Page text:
Freddie Blay and Samuel Ofosu Ampofo
The New Patriotic Party (NPP) and the National Democratic Congress (NDC) meet today to talk about how to disband vigilantism in the country’s body‒ politics.
An earlier engagement between the two parties at the behest of the National Peace Council agreed on the ground rules for today’s meeting and subsequent days.
It has been a bumpy journey to today, with each of the parties maintaining their entrenched positions and prospects for common grounds nowhere near.
Eventually though the role of a mediator, one of the contentious clauses was resolved and an agreement reached that the National Peace Council mediate.
Venue for the meetings is the state’s own Peduase Lodge at Aburi, the timing being 9:00am, according to the details spotted by DAILY GUIDE.
A communiqué issued by the National Peace Council at the end of the maiden meeting suggested that both parties have consented that the militant groups who do not inure to democracy should be disbanded, a common ground, which forms the basis for the anti-vigilantism meetings.
Unless other issues crop up during the sittings, it is the expectation of many that the meetings would be smooth sailing, especially as the National Peace Council mediate.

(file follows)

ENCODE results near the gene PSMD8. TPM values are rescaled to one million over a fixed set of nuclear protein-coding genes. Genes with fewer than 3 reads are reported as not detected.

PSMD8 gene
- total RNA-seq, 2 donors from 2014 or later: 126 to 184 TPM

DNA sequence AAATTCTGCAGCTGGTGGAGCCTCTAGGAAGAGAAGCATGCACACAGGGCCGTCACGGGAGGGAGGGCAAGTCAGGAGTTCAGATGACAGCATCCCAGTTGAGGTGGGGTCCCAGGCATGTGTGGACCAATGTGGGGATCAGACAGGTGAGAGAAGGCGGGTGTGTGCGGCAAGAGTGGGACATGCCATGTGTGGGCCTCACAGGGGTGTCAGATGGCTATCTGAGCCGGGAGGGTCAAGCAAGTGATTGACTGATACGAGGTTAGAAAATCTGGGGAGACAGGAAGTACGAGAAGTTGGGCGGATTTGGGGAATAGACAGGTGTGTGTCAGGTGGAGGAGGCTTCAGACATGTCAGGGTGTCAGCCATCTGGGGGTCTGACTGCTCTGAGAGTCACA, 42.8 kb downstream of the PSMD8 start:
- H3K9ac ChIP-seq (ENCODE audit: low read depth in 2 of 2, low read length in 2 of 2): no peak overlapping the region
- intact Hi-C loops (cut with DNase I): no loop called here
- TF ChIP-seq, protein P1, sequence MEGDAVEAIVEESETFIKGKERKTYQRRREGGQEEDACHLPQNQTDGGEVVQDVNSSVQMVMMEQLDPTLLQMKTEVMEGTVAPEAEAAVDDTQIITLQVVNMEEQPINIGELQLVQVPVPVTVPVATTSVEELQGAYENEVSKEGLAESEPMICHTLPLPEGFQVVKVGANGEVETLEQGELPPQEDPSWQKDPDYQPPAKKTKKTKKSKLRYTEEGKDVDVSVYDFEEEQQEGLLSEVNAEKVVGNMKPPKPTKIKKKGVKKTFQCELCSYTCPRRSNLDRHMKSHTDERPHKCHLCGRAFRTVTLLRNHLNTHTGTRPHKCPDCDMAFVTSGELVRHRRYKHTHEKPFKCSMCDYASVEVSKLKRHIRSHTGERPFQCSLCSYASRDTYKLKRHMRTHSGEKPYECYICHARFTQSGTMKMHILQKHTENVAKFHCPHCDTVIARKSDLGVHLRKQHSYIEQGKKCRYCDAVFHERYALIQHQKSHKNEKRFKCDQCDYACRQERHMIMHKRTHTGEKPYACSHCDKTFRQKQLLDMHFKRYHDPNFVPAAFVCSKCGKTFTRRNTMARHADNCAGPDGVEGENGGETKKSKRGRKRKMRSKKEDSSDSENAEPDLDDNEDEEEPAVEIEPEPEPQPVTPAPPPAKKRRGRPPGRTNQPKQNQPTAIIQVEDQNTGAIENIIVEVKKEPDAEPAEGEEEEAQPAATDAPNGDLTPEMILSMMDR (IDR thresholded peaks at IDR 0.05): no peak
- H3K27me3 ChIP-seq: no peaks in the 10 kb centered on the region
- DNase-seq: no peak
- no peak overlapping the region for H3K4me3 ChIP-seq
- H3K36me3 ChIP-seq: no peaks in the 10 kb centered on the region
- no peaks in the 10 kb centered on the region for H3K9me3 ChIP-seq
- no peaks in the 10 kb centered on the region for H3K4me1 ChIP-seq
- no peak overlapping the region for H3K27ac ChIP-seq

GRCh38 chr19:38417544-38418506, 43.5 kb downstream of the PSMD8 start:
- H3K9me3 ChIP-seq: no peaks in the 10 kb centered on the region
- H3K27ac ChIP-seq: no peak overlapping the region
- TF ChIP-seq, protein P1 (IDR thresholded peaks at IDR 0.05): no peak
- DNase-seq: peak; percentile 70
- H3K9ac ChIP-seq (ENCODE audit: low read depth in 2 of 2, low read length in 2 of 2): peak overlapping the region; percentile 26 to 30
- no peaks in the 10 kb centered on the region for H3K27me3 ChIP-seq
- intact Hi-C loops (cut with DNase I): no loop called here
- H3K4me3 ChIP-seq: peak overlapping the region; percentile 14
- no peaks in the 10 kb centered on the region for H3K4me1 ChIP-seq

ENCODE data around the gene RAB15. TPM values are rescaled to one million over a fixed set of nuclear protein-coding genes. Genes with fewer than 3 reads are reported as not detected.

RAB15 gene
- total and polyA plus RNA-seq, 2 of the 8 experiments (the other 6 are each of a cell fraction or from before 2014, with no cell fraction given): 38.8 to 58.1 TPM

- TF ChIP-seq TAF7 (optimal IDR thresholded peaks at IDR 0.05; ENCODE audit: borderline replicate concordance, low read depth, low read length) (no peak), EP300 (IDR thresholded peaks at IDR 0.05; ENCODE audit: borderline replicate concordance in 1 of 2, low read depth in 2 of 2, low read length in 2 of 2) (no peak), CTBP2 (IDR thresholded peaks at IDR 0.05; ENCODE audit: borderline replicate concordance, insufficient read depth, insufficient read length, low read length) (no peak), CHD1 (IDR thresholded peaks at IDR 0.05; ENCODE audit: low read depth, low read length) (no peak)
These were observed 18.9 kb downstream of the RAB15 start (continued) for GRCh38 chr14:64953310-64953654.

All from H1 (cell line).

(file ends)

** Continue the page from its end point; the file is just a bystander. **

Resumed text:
“The National Peace Council met with key members of the two main political parties in Ghana, namely the National Democratic Congress (NDC) and the New Patriotic Party (NPP), in response to a call by the President of the Republic of Ghana, Nana Addo Dankwa Akufo-Addo, in his state of the nation address to eradicate political vigilantism.
“After an open and exhaustive deliberation, the parties agreed that vigilantism is inimical to Ghana’s democratic system and must be eradicated,” the communiqué pointed out.
Messrs Freddie Blay and Ofosu-Ampofo, National Chairmen for the NPP and NDC, respectively signed the communiqué for their parties.
It would be recalled that in the heat of the rancorous public debate over vigilantism vis-à-vis the modalities for a bipartisan meeting on the subject, the president made good his promise of ordering legislation if there was no common ground on the issue.
This is evidenced by the Vigilantism and Related Offences Bill, 2019, which is currently before Parliament for the necessary procedural actions.
The president explained that his action was without prejudice to the planned bipartisan meetings.
By A.R. Gomda